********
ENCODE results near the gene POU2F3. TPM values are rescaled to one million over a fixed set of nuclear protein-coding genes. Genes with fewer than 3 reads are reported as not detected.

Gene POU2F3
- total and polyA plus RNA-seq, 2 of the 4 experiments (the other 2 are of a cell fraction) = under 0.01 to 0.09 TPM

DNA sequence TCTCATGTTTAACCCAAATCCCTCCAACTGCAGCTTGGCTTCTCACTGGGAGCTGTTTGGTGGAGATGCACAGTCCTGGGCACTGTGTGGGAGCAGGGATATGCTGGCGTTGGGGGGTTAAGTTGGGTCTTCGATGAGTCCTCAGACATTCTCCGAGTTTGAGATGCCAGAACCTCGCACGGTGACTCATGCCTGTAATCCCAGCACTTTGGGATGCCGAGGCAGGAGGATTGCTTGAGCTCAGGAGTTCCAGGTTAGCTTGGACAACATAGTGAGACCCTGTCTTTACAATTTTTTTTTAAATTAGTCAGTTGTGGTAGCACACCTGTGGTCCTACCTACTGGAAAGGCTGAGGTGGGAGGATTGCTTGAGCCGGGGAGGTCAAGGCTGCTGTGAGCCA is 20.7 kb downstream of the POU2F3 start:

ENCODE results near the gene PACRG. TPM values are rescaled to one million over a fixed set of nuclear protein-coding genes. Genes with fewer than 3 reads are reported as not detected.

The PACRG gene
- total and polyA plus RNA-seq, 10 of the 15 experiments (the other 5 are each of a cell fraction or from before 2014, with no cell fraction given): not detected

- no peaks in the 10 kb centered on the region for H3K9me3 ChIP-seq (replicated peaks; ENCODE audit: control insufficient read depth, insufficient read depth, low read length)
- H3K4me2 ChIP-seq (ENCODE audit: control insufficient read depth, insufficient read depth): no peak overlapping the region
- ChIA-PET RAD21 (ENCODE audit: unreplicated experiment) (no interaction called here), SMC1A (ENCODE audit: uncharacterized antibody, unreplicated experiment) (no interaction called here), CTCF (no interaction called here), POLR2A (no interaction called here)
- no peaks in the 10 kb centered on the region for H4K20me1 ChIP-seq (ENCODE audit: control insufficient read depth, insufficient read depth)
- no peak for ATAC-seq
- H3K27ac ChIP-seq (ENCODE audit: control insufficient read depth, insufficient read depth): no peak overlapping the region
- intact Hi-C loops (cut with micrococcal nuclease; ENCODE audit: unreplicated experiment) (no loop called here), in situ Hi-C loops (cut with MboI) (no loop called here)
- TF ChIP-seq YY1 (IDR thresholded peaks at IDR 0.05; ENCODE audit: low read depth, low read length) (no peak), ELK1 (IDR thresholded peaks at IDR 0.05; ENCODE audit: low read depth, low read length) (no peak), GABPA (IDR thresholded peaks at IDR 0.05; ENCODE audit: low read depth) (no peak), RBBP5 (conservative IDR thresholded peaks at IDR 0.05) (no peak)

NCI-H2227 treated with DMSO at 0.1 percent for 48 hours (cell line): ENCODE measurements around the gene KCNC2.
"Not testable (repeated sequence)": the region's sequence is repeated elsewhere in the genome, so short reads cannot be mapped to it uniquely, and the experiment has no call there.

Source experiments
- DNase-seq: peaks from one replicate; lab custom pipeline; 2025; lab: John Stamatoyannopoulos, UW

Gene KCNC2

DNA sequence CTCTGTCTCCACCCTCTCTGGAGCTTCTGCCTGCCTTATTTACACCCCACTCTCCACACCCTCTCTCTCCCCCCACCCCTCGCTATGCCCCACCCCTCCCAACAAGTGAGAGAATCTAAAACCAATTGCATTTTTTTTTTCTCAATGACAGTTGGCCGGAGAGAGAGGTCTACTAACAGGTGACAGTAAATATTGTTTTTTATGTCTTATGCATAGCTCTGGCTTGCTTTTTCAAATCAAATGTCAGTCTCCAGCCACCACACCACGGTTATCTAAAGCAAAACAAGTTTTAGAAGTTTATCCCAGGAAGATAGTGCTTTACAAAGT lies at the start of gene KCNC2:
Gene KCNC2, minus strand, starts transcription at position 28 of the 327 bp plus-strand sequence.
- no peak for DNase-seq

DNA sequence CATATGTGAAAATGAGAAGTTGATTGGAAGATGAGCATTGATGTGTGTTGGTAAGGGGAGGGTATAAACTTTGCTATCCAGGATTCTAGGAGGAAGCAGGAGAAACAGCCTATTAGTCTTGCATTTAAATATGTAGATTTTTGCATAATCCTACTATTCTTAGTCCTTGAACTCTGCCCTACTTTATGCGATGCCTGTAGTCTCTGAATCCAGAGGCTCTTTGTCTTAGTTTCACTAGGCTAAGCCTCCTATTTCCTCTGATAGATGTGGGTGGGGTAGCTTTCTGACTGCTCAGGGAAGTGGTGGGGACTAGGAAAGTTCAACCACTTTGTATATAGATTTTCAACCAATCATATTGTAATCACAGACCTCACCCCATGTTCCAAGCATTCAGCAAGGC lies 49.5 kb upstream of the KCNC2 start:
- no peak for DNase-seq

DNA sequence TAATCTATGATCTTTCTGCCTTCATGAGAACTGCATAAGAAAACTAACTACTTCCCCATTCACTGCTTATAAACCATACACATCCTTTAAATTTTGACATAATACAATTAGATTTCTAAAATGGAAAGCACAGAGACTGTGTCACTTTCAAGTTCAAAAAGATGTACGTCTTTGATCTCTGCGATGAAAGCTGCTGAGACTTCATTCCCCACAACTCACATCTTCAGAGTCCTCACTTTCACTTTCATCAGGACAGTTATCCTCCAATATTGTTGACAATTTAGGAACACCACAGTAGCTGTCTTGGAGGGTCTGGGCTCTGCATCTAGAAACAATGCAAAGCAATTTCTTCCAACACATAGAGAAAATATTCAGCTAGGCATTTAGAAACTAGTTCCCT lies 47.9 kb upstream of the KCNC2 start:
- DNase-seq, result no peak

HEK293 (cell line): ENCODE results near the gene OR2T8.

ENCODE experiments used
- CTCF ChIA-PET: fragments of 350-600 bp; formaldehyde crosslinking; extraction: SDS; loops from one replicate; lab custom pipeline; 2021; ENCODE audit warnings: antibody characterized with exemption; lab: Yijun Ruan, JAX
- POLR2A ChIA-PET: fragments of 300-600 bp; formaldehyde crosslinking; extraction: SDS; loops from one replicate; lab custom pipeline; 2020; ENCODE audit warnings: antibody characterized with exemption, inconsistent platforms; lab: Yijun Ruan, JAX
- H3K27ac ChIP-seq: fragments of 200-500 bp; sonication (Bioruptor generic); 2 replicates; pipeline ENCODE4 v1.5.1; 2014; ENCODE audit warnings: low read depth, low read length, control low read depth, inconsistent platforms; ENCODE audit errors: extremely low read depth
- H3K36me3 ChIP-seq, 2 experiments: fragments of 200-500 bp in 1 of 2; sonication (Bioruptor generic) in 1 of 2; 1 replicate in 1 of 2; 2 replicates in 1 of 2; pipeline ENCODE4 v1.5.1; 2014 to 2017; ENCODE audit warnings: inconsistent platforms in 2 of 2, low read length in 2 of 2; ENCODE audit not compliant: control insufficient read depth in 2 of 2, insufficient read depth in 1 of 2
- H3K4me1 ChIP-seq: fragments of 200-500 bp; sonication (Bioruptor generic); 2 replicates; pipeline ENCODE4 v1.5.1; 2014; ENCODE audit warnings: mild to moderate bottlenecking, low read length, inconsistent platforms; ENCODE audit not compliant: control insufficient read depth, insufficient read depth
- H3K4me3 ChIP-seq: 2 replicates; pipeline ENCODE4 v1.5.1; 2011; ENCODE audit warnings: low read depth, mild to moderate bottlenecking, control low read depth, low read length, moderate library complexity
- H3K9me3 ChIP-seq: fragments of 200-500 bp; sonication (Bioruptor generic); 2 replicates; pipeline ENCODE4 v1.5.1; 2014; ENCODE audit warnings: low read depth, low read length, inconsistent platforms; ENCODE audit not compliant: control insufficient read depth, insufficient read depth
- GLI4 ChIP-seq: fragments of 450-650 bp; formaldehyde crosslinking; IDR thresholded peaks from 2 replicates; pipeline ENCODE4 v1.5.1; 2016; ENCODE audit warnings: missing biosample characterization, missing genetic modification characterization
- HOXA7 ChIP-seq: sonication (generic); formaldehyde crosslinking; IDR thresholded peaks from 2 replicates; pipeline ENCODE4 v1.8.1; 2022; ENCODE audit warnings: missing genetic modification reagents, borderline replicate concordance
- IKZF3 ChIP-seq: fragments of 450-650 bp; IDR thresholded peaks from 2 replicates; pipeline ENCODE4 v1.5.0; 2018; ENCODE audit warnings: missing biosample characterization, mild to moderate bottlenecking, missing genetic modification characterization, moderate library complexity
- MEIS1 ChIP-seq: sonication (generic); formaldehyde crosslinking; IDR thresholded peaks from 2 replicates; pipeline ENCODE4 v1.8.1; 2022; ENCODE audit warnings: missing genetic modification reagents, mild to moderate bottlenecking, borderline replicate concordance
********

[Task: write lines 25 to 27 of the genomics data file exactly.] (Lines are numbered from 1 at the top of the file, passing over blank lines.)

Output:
- no peak for DNase-seq

DNA sequence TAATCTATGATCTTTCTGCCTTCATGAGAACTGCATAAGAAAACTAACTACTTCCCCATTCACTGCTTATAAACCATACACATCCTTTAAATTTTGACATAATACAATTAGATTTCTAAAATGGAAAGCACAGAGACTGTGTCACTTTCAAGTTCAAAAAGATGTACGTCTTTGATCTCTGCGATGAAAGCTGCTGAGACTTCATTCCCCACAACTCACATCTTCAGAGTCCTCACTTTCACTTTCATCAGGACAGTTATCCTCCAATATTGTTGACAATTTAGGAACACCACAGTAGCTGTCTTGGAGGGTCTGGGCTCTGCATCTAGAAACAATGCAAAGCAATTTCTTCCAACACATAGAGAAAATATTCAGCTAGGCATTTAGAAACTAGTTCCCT lies 47.9 kb upstream of the KCNC2 start:
- DNase-seq, result no peak